While the B550 struts remain unchanged, Taichi hits the market with an almost upgraded X570 look, with premium features including built-in Wi-Fi, 16-stage power delivery and premium audio. But is it worth the price, or should you jump into the X570 board if you’re shopping in this price segment? We will dig deep and point to the details to find out.
The ASRock B550 product lineup currently consists of 12 panels of the B550M-HDV ($ 79.99), two legendary hardboards (ATX and mATX), and mid-range Phantom GamePads (Velocita, Phantom Gaming 4, ITX / ax, Extreme Fan Favorites) . 4 ($ 184.99), even flagship taichi. With the sheer size of SKUs, there is something for almost every AMD Ryzen system builder in the ASRock lineup.
The B550 Taichi and its limitless potential philosophy include a 16-stage 50A digital VRM, dual M.2 socket, Intel 802.11ax Wi-Fi, 2.5GbE LAN, Overseas Heat and more. The only main feature missing from this board (and other B550s) is the USB 3.2 Gen 2 (20Gbps) port. In addition to the advanced features, the design is only compatible with more expensive X570 panels, covering more PCBs.
In our testing, Taichi performed well and was stuck there with other panels we tested around the initial launch of the stage. The results are so close (as expected) between these panels that the difference can be considered as a margin of error. We did not notice any issues in stock performance as the board increased the Ryzen 93900X processor to 4.6GHz and 4.3GHz (dual core / all base boost) respectively. The overclocking was also done without a hitch, as the CPU ran at 4.3GHz using 4 x 8GB DDR4 3600 RAM.
Features of ASRock B550 Taichi
Given the high price of this palette, the included accessories are few, although here’s enough to get you started. Here is a list of what has been sent to the box, including accessories and manuals with this ATX board.
Quick Installation Guide
Four SATA cables
ASRock WiFi Antenna 2.4 / 5GHz
Two deadlock for M.2 sockets
The ASRock SKU is generally accepted as a high-quality, full-featured motherboard with varying aesthetics, and the B550 version follows these steps. Unlike other B550 motherboards we’ve seen so far, Taichi uses a heat sink and cap to cover most of the PCIe area, with only PCIe slots visible (a feature typically reserved for premium X570 / premium motherboards is). The chipset heatsink has a familiar gear design, with additional gears printed on other parts of the panel. The RGB lights are located on the right edge of the plate, on the voltage regulators on the cover and on the chipset. This is more easily the lighting we have seen so far on the B550.
Focusing on the top half of the panel, we see the large voltage regulator connected through the heat pipe. While most shrouds are plastic, the shroud of the taichi is partially made of metal, although it is not exposed to the VRM heatsink as seen on other panels. Instead of classic gray to accent the black PCB, the Taichi Inn matches the light gray / gray on the heat sink and slide area. The board will match most design features until you are turned off due to gear design, and this is arguably the best B550 board ever.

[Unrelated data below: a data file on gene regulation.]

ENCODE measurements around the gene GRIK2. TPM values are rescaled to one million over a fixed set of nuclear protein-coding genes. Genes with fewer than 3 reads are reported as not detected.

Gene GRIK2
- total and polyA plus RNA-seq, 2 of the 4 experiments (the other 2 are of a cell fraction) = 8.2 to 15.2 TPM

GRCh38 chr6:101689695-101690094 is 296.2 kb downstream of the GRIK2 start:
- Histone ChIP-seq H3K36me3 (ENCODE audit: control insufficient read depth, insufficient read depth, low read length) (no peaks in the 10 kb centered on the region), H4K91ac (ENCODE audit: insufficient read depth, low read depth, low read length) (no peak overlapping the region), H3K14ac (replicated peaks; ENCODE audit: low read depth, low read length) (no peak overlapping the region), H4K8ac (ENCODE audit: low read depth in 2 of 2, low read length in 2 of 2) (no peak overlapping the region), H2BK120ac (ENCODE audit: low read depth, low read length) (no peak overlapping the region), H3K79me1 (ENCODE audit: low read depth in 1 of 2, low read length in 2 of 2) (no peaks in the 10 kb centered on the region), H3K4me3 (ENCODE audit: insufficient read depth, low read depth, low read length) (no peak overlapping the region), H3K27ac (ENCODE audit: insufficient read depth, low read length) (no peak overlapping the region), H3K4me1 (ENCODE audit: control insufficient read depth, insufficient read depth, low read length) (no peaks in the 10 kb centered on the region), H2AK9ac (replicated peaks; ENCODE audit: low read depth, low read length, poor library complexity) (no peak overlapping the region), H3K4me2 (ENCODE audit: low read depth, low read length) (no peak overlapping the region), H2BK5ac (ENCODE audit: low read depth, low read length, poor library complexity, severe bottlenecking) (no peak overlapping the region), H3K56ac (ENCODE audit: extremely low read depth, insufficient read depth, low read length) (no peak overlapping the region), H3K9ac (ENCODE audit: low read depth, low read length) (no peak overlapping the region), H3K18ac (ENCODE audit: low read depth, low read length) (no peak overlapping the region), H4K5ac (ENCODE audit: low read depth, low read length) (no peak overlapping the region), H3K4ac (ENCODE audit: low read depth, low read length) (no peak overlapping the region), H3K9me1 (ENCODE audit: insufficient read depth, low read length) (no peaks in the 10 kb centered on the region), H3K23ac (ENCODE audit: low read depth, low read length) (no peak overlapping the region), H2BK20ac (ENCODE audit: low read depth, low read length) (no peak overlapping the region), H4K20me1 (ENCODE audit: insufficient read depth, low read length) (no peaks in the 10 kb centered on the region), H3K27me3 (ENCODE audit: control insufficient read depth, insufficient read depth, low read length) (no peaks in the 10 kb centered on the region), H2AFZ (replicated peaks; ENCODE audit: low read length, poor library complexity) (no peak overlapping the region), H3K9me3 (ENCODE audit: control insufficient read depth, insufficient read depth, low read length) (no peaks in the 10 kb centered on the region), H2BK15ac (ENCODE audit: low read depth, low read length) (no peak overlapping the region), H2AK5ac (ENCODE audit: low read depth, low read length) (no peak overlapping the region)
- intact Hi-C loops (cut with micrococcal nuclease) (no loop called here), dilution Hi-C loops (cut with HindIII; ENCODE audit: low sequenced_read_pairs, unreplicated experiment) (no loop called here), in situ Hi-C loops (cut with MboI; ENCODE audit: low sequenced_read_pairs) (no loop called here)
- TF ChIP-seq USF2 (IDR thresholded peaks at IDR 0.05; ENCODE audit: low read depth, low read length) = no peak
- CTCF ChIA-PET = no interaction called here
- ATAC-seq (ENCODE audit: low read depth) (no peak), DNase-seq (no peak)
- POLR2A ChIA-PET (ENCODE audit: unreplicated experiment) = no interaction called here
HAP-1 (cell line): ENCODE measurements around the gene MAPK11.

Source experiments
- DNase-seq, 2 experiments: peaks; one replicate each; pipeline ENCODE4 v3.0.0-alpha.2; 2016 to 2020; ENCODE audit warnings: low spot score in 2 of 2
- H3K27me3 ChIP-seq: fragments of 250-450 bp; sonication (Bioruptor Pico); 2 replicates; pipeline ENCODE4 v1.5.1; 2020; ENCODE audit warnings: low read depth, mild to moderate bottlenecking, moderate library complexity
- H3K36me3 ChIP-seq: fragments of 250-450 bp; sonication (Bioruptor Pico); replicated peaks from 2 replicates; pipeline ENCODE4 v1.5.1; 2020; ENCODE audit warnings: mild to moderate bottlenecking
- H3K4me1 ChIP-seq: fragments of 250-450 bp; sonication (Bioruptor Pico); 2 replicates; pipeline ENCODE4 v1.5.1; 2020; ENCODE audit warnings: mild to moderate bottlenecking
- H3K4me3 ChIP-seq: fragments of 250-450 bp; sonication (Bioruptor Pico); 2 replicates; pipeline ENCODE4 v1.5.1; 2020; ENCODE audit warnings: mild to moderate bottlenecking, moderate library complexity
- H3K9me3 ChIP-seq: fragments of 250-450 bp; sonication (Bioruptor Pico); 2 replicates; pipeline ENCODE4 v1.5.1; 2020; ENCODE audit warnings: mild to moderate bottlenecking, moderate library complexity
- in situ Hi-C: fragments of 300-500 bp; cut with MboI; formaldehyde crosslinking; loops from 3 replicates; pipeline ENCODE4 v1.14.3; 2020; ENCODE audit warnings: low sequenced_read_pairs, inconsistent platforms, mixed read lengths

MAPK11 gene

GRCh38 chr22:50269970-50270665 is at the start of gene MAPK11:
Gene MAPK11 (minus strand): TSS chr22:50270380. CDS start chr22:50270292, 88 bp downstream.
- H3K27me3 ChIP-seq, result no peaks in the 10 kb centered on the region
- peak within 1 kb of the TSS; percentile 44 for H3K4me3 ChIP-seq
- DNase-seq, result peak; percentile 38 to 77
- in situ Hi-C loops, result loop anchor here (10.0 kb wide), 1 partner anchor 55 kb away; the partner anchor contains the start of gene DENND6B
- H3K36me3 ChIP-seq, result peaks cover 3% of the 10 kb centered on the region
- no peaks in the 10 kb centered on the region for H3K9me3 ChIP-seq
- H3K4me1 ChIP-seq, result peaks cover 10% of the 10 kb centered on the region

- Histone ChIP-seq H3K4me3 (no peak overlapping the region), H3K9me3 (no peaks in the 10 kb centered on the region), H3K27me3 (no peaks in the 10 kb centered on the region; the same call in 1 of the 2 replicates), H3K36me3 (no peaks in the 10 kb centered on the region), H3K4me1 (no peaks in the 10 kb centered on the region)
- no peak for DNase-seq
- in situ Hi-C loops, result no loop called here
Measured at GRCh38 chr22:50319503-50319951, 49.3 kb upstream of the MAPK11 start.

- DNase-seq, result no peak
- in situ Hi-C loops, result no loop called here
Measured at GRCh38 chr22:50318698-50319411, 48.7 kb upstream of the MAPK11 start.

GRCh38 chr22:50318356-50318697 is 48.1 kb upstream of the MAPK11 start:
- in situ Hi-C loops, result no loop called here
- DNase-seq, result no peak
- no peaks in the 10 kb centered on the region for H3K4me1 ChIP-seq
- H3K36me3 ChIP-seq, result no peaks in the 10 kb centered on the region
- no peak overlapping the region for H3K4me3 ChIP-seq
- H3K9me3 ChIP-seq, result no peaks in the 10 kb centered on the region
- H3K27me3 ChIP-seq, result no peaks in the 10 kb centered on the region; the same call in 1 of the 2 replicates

The top edge has several connectors responsible for power, fans and RGB lighting. There are two EPS power wires with 8 pins (one required) in the top left corner. The heatsink to the right of the upper voltage regulator is the first (out of seven) PWM / DC controlled fan headers. All headers produce 12W / 1A except CPU_Fan2 which is capable of 36W / 3A. The region also has the first two (out of four) RGB headers (ARGB 3 pin and RGB header 4 pin).
To the right are four DIMM slots capable of supporting up to 128GB of RAM and providing speeds up to DDR4 5000+ (OC). Unlike PCIe heads, RAM slots are not boosted. To the right of the DIMM slot is a 24-pin ATX connector, a front-panel USB 3.2 Gen1 connector, and a USB 3.2 Gen2 (10Gbps) connector.
Taking a look at the VRM, Taichi has a 16-stage (14 + 2) configuration. Power Delivery Control ISL6617A is a Renesa RAA 2229004 controller operated in 7 + 2 mode with phase servo. The MOSFETs are VisA SiC654 models rated at 50A. This combination has a total of 700 amps for the CPU, which provides a great deal of operating and overclocking power for the Ryzen 93900X.
Moving on to the lower half of the board, we will start on the left and on the block section. Hidden under the hood is the premium Realtek ALC1220 codec, while audio capacitors stick to it.
In the middle of the plate, among all the heats, are a total of five PCI slots – three full-length slots and two X1 slots. All full-length slots are reinforced with an ASRock steel slot to prevent clipping from heavy graphics cards. 16 lanes of source PCIE_1 slot primary (top) and slot PCIe_3 (middle) CPU. Whereas PCIe_5 comes from chipset and PCIe is 3.0 x4. The GPU slots are divided into x8 / x8. With this (and the last slot) it supports AMD 2-way, 3-way and quad CrossfireX. Note that if the X1 (PCIe_2 / 4) slots are occupied, PCIe_5 goes into x2 mode.
Two M.2 slots are hidden under several caps. The first, the M2_1 (top), is a “hyper” M.2 socket that supports PCIe 4.0 x4 (64GB / s) drives up to 80 mm. The second socket supports drives up to 110 mm with PCIe 3.0 x4 (32GB / s) or SATA-based modules. To remove the M.2 slot heats, you’ll need the included tool to remove them – ASRock uses a subtle bit in place of the more common